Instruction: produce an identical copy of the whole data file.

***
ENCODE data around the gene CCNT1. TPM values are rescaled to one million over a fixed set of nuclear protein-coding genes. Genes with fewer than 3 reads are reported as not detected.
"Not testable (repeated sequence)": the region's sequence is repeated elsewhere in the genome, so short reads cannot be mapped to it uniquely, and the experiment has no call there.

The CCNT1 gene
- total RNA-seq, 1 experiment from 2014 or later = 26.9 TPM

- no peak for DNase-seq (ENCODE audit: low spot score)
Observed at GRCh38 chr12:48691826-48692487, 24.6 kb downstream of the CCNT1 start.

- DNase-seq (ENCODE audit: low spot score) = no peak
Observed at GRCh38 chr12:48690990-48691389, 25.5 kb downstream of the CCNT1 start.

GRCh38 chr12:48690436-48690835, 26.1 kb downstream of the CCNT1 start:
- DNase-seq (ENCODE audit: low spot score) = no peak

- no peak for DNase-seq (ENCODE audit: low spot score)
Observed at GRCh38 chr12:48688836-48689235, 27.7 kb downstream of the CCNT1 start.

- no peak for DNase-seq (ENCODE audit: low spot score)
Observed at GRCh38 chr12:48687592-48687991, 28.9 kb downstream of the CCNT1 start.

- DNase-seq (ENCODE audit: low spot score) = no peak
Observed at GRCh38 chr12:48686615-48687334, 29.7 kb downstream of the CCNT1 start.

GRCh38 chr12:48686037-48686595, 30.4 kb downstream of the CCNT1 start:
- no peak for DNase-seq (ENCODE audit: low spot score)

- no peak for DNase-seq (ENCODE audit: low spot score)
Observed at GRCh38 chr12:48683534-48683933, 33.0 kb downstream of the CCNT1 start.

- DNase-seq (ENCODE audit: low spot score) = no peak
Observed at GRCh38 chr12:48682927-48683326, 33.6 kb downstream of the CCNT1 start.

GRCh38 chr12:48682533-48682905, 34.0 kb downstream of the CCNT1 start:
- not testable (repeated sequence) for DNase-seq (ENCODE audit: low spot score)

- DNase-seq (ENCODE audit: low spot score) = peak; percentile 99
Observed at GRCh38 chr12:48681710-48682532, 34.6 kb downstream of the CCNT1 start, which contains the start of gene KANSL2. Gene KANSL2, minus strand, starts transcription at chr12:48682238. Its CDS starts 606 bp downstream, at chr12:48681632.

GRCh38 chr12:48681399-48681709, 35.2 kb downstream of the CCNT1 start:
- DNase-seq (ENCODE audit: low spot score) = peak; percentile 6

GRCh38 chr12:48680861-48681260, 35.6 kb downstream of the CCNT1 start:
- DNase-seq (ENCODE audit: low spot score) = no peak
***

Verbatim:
ENCODE data around the gene CCNT1. TPM values are rescaled to one million over a fixed set of nuclear protein-coding genes. Genes with fewer than 3 reads are reported as not detected.
"Not testable (repeated sequence)": the region's sequence is repeated elsewhere in the genome, so short reads cannot be mapped to it uniquely, and the experiment has no call there.

The CCNT1 gene
- total RNA-seq, 1 experiment from 2014 or later = 26.9 TPM

- no peak for DNase-seq (ENCODE audit: low spot score)
Observed at GRCh38 chr12:48691826-48692487, 24.6 kb downstream of the CCNT1 start.

- DNase-seq (ENCODE audit: low spot score) = no peak
Observed at GRCh38 chr12:48690990-48691389, 25.5 kb downstream of the CCNT1 start.

GRCh38 chr12:48690436-48690835, 26.1 kb downstream of the CCNT1 start:
- DNase-seq (ENCODE audit: low spot score) = no peak

- no peak for DNase-seq (ENCODE audit: low spot score)
Observed at GRCh38 chr12:48688836-48689235, 27.7 kb downstream of the CCNT1 start.

- no peak for DNase-seq (ENCODE audit: low spot score)
Observed at GRCh38 chr12:48687592-48687991, 28.9 kb downstream of the CCNT1 start.

- DNase-seq (ENCODE audit: low spot score) = no peak
Observed at GRCh38 chr12:48686615-48687334, 29.7 kb downstream of the CCNT1 start.

GRCh38 chr12:48686037-48686595, 30.4 kb downstream of the CCNT1 start:
- no peak for DNase-seq (ENCODE audit: low spot score)

- no peak for DNase-seq (ENCODE audit: low spot score)
Observed at GRCh38 chr12:48683534-48683933, 33.0 kb downstream of the CCNT1 start.

- DNase-seq (ENCODE audit: low spot score) = no peak
Observed at GRCh38 chr12:48682927-48683326, 33.6 kb downstream of the CCNT1 start.

GRCh38 chr12:48682533-48682905, 34.0 kb downstream of the CCNT1 start:
- not testable (repeated sequence) for DNase-seq (ENCODE audit: low spot score)

- DNase-seq (ENCODE audit: low spot score) = peak; percentile 99
Observed at GRCh38 chr12:48681710-48682532, 34.6 kb downstream of the CCNT1 start, which contains the start of gene KANSL2. Gene KANSL2, minus strand, starts transcription at chr12:48682238. Its CDS starts 606 bp downstream, at chr12:48681632.

GRCh38 chr12:48681399-48681709, 35.2 kb downstream of the CCNT1 start:
- DNase-seq (ENCODE audit: low spot score) = peak; percentile 6

GRCh38 chr12:48680861-48681260, 35.6 kb downstream of the CCNT1 start:
- DNase-seq (ENCODE audit: low spot score) = no peak